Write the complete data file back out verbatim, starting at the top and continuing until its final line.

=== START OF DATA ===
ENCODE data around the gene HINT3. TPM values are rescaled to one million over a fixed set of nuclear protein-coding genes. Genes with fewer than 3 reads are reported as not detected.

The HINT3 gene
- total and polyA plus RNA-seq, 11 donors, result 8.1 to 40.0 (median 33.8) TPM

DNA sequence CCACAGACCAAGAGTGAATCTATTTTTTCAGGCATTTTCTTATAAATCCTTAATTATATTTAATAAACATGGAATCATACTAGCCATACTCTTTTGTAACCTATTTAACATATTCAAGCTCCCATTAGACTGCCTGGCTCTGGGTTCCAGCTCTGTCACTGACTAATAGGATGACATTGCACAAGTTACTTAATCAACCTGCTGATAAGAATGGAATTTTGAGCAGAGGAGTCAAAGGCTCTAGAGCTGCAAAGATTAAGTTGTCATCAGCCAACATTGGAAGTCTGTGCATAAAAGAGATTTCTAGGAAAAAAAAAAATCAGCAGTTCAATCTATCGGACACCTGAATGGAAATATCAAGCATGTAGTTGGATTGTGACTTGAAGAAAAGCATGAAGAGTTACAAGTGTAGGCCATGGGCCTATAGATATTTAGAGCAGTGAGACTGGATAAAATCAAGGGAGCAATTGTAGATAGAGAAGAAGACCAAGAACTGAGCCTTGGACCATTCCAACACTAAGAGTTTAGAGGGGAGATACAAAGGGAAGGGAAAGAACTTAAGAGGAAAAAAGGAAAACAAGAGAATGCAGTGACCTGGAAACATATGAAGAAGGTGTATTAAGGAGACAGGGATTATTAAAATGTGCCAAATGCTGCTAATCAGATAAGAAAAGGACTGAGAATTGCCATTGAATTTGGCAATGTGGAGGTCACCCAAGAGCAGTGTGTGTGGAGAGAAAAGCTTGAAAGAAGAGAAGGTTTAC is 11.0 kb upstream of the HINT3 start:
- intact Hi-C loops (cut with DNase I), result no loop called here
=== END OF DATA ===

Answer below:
ENCODE data around the gene HINT3. TPM values are rescaled to one million over a fixed set of nuclear protein-coding genes. Genes with fewer than 3 reads are reported as not detected.

The HINT3 gene
- total and polyA plus RNA-seq, 11 donors, result 8.1 to 40.0 (median 33.8) TPM

DNA sequence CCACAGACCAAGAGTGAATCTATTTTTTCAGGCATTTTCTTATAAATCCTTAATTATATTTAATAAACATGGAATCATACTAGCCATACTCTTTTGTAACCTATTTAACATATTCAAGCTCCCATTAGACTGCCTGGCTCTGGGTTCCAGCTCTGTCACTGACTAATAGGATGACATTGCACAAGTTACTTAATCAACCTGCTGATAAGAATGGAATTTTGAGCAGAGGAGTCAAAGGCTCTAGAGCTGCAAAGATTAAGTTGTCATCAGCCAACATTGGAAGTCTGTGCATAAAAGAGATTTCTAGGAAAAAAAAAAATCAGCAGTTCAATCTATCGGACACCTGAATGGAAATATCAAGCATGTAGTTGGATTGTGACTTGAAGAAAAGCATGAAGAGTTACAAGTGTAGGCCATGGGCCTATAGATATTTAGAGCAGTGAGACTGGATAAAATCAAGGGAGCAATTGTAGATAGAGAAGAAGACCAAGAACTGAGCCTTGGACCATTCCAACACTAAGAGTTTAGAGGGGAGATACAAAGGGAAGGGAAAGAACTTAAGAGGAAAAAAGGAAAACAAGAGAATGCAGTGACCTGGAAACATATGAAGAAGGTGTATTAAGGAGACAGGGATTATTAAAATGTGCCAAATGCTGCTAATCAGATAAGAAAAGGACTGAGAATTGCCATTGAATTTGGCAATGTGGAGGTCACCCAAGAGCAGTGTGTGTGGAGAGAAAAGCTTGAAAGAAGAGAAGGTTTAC is 11.0 kb upstream of the HINT3 start:
- intact Hi-C loops (cut with DNase I), result no loop called here